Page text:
Sunday, June 1, 2014

Responses To Bereaved Parents

People may say something to you that you feel is inappropriate to say to a bereaved parent, but I don’t believe the majority of people understand us. They believe what they are saying is “comforting” when it is just the opposite.

The following is my most common list of inappropriate responses to bereaved parents. Try to be understanding when you hear these phrases that will probably “rub you the wrong way.” Or if you feel strongly, you may want to say your reaction out loud. Think of the consequences before you speak. Sometimes it is best to be silent or just walk away.

Below in quotes are responses from others. Following each quote is my silent reaction in italic red type::

“Your child is in a better place.”  No, she’s not. She should be right here with me.

“Aren’t you over it yet?”  I’ll never get over this. In time I may be able to learn to live with the loss, but I’ll never get over it completely, nor will I ever forget.

“I know how you feel.  My dog died last year.”  Please don’t compare your dog to my child. You may have loved your dog very much, but a dog is not a human being, born and nurtured from your body.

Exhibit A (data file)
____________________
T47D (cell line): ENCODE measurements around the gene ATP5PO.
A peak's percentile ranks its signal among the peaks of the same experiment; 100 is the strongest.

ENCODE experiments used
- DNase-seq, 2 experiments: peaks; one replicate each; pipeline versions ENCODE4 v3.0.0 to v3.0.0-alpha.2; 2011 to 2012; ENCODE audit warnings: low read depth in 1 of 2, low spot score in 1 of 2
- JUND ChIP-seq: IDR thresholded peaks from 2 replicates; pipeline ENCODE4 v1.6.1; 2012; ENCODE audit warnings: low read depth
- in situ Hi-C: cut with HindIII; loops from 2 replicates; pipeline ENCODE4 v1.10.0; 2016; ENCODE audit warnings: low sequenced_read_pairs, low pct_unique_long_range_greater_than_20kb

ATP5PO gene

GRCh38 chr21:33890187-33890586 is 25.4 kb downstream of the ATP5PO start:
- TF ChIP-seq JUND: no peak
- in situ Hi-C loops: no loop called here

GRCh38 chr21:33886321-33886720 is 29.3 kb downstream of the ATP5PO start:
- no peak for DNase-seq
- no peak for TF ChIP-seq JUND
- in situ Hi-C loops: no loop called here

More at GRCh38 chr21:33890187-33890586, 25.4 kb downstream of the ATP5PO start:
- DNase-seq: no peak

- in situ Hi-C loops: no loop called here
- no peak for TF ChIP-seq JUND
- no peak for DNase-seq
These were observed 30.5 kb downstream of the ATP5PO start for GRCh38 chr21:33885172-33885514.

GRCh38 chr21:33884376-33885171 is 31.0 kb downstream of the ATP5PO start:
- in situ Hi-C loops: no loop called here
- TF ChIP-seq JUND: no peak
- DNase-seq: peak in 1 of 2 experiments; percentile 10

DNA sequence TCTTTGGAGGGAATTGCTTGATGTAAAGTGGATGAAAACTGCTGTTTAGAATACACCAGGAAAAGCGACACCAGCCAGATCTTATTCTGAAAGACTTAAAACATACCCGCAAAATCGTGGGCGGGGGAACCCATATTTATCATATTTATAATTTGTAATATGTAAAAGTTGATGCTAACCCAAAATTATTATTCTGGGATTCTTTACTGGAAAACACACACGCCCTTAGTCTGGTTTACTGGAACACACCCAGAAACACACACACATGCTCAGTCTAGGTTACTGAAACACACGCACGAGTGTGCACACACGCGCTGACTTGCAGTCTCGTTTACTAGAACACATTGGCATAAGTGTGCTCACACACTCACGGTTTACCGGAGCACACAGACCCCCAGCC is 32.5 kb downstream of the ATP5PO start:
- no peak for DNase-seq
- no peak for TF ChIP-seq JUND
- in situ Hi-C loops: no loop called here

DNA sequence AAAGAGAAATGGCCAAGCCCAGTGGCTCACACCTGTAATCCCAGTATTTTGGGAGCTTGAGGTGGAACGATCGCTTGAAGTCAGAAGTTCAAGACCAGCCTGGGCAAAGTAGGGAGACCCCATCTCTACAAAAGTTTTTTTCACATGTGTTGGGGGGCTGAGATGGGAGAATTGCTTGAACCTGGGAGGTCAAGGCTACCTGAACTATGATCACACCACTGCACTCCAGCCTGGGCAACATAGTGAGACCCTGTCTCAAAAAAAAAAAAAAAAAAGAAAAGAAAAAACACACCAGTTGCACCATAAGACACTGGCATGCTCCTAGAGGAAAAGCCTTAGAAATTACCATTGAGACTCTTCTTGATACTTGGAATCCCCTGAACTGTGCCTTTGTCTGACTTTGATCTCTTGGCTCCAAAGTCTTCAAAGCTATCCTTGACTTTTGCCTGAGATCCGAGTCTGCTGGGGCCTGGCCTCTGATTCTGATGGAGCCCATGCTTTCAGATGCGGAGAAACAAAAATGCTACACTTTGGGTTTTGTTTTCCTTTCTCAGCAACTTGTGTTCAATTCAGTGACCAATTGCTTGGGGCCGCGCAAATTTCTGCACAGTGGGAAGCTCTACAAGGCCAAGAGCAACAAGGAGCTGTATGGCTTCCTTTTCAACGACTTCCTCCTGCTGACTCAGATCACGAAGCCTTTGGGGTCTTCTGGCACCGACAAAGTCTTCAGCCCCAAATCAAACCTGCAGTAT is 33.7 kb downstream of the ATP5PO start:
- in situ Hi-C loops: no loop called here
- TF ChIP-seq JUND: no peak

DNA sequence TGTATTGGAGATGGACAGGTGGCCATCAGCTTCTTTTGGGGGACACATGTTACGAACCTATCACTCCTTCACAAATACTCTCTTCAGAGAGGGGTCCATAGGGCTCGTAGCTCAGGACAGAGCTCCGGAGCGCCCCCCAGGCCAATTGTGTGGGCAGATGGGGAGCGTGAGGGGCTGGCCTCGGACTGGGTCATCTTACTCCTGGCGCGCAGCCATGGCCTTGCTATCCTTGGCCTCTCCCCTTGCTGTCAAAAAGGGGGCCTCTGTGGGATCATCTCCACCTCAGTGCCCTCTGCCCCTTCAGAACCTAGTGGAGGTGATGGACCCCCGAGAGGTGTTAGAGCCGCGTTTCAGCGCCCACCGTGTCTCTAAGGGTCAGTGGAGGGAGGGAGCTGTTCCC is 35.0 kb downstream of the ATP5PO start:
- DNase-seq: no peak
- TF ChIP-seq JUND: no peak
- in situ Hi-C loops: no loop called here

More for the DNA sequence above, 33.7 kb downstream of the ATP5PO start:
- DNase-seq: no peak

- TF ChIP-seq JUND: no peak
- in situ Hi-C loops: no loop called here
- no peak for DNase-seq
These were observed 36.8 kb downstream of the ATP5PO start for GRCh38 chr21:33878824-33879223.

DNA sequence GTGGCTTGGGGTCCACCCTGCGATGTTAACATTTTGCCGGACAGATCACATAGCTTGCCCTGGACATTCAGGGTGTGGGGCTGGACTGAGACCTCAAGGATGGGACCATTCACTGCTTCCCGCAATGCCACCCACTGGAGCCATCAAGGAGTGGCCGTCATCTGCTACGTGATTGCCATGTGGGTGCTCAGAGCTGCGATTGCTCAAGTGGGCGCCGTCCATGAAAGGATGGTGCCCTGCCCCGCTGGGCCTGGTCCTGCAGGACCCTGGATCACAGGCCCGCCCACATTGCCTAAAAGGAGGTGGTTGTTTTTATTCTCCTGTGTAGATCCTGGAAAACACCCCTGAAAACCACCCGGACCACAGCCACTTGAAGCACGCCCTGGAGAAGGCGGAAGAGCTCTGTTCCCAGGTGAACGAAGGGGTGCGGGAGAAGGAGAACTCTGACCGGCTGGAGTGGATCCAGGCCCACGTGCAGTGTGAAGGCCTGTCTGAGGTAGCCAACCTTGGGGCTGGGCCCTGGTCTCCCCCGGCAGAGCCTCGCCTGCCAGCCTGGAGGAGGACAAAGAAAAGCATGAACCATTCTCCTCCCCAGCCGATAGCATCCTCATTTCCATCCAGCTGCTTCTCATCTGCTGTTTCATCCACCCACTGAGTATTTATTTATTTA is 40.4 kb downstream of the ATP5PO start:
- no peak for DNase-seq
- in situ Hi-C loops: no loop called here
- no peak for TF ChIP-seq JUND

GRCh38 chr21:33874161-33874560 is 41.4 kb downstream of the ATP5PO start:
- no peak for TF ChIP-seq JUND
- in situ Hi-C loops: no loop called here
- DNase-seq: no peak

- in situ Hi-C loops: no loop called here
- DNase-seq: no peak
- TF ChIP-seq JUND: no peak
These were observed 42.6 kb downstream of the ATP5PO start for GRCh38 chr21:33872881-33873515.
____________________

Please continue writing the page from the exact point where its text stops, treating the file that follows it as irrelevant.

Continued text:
“You can have more children.” Maybe I can, maybe I can’t; maybe I can’t bear the thought of ever going through this again, but having another child would not be to replace the one I lost.

“God never gives you more than you can bear.”  Why did God do this to me at all? Am I being punished for some reason?

“Time will heal your hurt.”  Time may ease the pain somewhat, but heal me completely? NEVER!  I will always ache for my child and what we have both lost.

“I understand.”  No you don’t, unless you have also lost a child. Nothing compares. A child should never die before a parent.

“At least she isn’t suffering.”  She is suffering. I am suffering. She had so much more living to do, things to accomplish. No matter what would have happened to her physically; she would have dealt with it and continued living a full life.

“Crying won’t bring her back.”  Crying is a healthy emotion to cleanse your body physically and mentally. No, I won’t get her back, but to hold back emotions is known to cause more damage. If I want to scream and rant, that is okay also.

“It’s time to get rid of her clothes and belongings.”  When I feel it is the right time, I’ll take some action. It could be a month, a year, 5 years, or a lifetime. I will do whatever I want in my own time. I will never get rid of everything. There are some items I could never part with.

1 comment:

  1. 2 weeks after my 18 year old son was killed, our very best friends (for years!) told us that "life was for the living" and it was time for us to get on with it. We are much more distant friends now!